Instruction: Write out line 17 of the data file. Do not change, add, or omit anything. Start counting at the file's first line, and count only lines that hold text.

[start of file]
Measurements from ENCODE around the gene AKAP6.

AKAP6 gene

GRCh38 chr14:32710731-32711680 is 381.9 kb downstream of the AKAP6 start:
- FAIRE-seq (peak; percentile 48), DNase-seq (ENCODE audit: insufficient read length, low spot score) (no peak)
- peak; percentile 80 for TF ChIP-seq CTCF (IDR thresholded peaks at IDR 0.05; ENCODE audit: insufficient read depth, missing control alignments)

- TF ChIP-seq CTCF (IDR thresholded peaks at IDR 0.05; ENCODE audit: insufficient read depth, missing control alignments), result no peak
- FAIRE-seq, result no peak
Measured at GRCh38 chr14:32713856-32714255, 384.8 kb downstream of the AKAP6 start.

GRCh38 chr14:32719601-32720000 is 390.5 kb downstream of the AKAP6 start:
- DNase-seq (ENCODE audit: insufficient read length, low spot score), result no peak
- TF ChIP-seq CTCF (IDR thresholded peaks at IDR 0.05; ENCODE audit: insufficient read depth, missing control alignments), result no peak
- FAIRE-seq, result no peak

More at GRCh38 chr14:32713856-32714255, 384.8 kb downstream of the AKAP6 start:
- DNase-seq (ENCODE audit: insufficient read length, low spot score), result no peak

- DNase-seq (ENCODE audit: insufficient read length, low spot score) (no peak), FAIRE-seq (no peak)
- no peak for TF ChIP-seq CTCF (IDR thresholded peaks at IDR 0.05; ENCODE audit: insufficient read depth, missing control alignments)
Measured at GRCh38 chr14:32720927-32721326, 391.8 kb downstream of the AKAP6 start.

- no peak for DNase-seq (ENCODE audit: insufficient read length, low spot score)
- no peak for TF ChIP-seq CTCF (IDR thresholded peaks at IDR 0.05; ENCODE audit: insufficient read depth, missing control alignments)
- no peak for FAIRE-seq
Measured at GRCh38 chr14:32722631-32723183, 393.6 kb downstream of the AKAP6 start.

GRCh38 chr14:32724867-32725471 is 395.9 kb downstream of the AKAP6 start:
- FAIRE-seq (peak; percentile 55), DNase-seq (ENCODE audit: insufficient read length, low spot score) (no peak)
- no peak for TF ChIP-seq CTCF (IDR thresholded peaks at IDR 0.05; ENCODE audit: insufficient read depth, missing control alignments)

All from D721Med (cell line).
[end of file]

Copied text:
Measured at GRCh38 chr14:32720927-32721326, 391.8 kb downstream of the AKAP6 start.